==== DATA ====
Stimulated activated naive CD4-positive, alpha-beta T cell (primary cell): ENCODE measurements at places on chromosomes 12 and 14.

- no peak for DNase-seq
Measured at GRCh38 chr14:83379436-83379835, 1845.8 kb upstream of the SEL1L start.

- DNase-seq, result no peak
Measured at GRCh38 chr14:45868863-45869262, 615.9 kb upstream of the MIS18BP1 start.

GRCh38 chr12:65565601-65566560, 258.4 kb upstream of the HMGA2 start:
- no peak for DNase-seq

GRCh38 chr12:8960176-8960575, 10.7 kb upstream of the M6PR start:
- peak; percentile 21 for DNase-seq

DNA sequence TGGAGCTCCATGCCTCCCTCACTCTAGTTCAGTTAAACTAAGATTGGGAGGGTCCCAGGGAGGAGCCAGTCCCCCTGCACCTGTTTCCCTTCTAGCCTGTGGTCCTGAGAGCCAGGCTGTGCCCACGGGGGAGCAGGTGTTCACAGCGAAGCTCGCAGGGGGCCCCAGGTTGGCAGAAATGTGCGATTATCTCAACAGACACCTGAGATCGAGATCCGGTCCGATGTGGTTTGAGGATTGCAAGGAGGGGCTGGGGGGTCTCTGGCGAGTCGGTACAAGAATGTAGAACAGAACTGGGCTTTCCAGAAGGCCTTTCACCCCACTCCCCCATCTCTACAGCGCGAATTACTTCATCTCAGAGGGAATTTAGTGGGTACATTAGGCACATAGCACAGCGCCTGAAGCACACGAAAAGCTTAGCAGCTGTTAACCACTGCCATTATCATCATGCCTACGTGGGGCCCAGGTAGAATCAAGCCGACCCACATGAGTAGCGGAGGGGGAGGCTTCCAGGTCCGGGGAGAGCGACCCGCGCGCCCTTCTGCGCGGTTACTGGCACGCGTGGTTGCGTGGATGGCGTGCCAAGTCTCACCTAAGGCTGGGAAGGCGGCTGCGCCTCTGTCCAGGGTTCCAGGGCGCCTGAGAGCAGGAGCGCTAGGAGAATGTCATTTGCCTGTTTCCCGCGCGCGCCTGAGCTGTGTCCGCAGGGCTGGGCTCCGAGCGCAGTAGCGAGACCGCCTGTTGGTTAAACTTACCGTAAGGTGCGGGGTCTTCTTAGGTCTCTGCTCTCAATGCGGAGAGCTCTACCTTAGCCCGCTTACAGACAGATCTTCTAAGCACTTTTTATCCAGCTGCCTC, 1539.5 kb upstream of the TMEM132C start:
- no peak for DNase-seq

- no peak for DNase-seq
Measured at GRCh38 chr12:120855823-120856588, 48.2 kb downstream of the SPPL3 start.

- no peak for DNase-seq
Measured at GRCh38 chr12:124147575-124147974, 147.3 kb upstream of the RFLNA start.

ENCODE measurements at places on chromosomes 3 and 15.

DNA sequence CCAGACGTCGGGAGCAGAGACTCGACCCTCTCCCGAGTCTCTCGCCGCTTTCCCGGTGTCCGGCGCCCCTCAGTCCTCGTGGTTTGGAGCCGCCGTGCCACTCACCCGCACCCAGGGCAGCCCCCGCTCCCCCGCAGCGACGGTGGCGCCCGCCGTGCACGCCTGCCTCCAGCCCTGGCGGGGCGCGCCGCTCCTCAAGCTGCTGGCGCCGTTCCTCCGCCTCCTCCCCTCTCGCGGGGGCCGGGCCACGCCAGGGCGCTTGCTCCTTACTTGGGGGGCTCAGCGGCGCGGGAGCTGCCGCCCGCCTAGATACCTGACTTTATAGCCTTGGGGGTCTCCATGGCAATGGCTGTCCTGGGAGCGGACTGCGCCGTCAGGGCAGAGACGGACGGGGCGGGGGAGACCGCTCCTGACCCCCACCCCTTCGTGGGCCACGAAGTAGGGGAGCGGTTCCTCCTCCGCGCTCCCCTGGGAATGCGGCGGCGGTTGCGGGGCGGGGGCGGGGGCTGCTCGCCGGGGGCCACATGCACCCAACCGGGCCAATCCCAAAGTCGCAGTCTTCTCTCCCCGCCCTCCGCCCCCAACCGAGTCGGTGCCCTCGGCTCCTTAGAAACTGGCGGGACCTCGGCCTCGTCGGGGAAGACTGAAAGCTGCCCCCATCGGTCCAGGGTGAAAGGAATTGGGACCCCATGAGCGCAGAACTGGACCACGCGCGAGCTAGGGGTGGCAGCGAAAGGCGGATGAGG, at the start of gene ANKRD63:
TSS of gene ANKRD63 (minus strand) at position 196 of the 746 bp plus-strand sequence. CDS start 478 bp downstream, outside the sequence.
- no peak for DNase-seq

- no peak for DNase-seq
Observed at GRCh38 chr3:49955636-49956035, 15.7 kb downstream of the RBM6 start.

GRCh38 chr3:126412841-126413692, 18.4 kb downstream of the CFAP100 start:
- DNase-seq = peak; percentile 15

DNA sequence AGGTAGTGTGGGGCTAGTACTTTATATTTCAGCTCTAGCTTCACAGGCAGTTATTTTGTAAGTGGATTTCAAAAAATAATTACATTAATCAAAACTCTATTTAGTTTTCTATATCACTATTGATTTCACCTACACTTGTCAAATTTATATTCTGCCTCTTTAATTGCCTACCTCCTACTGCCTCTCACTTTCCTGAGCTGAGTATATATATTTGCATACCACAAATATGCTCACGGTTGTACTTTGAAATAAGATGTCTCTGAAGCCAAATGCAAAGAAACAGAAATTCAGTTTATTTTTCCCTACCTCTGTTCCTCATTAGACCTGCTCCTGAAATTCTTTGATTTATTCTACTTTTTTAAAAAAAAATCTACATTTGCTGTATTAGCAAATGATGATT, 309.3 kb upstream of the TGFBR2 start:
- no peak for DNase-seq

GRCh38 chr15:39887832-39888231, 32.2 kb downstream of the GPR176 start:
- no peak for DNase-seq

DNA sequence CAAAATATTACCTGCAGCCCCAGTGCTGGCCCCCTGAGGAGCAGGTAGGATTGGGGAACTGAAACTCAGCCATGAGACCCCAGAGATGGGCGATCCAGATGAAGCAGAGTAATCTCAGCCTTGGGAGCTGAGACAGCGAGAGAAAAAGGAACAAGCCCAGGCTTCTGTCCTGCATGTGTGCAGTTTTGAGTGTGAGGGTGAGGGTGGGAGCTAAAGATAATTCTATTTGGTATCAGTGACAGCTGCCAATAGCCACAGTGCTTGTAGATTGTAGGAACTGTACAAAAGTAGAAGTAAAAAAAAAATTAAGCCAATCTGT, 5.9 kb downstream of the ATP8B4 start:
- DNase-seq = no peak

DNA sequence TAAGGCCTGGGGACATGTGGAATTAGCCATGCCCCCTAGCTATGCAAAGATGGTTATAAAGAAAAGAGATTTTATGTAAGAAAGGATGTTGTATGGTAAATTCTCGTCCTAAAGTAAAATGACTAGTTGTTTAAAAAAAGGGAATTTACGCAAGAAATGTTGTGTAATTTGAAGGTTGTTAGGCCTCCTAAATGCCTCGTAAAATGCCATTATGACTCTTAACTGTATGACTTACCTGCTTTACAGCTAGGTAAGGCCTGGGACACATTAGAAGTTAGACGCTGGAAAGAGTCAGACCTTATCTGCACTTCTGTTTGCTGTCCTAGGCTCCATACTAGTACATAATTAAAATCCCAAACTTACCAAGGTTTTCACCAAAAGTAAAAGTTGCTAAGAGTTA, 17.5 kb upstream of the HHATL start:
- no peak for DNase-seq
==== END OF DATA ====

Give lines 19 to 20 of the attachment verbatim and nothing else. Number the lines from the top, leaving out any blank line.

- no peak for DNase-seq

- no peak for DNase-seq